Can you give us a little bit of information about your publishing history?
I write two series for the Penguin Group. My eighth Dead-End Job mystery, “Killer Cuts,” is published in May and got a good review in Publishers Weekly. For that book, Helen Hawthorne works in a high-end beauty salon. I’ve also written four Josie Marcus, Mystery Shopper books. The latest in that one is “Murder with All the Trimmings.”
When in the process of writing your book did you begin to look for a publisher?
After it was finished. A lot of writers are told they only need three chapters and an outline, but that’s old school advice. Too many took the money and never finished the book. Now, it’s a three-stage process. New writers have to finish the whole book, and then look for an agent, who looks for a publisher. I’d recommend an
What has been the best part about being published?
Holding my new book. I take time to admire the cover, the type and other handsome features. I pray it doesn’t fall open on a typo.
What do you wish you had known when you first started out as a writer for publication?
Writing is a business as well as an art. We need to write well, but we also need to know things like “sell-through” and “stripping.” Professional organizations are important. I belong to Mystery Writers of America and Sisters in Crime. I also wish I’d attended the genre conventions the year before my first book was out. For mysteries, my favorites are Malice Domestic, Sleuthfest, and Bouchercon.
Has it been a bumpy ride to becoming a published author or has it been pretty well smooth sailing?
It’s been a roller coaster ride. My first series was published by the sixth major
That experience became the basis of my Dead-End Job series, which NAL, a division of Penguin, bought in 2003. The first book in that series, “Shop Till You Drop,” is now in its twelfth printing. “Murder Between the Covers,” which is set at a bookstore, was the second book in the series. The eighth Dead-End Job book, “Killer Cuts,” will be published in May, 2009.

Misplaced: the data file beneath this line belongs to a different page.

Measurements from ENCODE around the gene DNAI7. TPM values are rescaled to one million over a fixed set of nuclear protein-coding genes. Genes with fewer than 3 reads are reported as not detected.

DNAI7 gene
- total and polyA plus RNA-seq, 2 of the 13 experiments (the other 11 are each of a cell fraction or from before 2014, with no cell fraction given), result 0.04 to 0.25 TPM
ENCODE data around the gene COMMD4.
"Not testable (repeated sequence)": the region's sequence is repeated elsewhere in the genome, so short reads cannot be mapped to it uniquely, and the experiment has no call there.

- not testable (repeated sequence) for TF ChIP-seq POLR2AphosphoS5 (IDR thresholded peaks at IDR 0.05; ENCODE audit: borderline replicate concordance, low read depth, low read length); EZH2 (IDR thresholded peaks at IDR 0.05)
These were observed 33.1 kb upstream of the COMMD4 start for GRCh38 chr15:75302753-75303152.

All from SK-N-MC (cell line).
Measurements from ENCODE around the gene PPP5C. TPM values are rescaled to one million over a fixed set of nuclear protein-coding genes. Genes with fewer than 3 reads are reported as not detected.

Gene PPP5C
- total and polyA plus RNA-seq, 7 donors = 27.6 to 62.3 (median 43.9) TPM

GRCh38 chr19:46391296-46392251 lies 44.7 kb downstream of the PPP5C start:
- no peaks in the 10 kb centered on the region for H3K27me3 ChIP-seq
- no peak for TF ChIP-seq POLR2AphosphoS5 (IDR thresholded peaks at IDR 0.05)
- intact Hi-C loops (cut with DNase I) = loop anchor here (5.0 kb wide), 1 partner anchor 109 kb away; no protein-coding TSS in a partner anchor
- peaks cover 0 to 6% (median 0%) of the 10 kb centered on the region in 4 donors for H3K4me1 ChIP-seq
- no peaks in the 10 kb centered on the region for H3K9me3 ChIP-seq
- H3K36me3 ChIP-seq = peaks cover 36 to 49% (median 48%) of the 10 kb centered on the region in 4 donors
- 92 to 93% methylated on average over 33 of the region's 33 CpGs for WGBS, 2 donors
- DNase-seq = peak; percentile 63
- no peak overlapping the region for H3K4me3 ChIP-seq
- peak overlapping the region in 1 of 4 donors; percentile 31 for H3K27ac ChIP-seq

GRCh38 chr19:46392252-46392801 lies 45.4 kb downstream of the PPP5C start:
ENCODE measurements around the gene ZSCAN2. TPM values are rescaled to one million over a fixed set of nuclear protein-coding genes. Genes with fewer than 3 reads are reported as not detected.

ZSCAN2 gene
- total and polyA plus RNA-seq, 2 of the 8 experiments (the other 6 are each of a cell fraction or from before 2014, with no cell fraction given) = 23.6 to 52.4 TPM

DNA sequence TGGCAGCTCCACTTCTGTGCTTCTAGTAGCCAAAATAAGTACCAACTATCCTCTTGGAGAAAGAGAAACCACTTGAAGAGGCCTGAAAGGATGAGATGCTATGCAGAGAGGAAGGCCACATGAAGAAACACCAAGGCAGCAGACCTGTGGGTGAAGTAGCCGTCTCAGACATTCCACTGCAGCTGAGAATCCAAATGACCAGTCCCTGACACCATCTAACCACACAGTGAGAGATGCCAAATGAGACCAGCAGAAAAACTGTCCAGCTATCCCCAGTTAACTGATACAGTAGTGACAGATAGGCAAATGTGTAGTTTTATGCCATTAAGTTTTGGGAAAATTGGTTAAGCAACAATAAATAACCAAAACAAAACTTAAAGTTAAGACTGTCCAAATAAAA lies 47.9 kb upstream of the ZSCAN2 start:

How important do you think self-promotion is and in what ways have you been promoting your book offline and online?
Promotion is important, online and off. I blog for The Lipstick Chronicles with five other women writers, including Nancy Martin, Sarah Strohmeyer, Michele Martinez, Kathy Sweeney, Lisa Daily and Harley Jane Kozak. Our back bloggers come to many of our signings. (www.thelipstickchronicles.typepad.com)
I’m also with the Femmes Fatales, which includes Charlaine Harris, Donna Andrews, Kris Neri, Toni L.P. Kelner, Hank Phillippi Ryan, Mary Saums, and Dana Cameron. http://www.femmesfatales.typepad.com/
We’re thrilled that Charlaine has seven books on the New York Times bestseller list. She’s one of those rare people who deserves her success.
When “Killer Cuts,” my latest Dead-End Job novel is published in May, the launch will be at the Malice Domestic Convention, May 1 to 3, in
Where can readers find a copy of your book?
Most chain and independent bookstores carry my mysteries. I have links to several sources at www.elaineviets.com If you’d like a free signed bookplate, please email me at email@example.com
Killer Cuts: A Dead-End Job Mystery Elaine Viets. NAL/Obsidian, $22.95 (272p) ISBN 978-0-451-22686-0
Near the start of Viets’s hair-raising eighth Dead-End Job mystery (after 2008’s Clubbed to Death), Helen Hawthorne, who’s working at Miguel Angel’s high-end beauty salon in Fort Lauderdale, Fla., assists Miguel in fluffing and buffing Honey, the pregnant fiancée of Kingman “King” Oden, a notorious gossip blogger and cable TV star. After the couple exchange “I dos” at King’s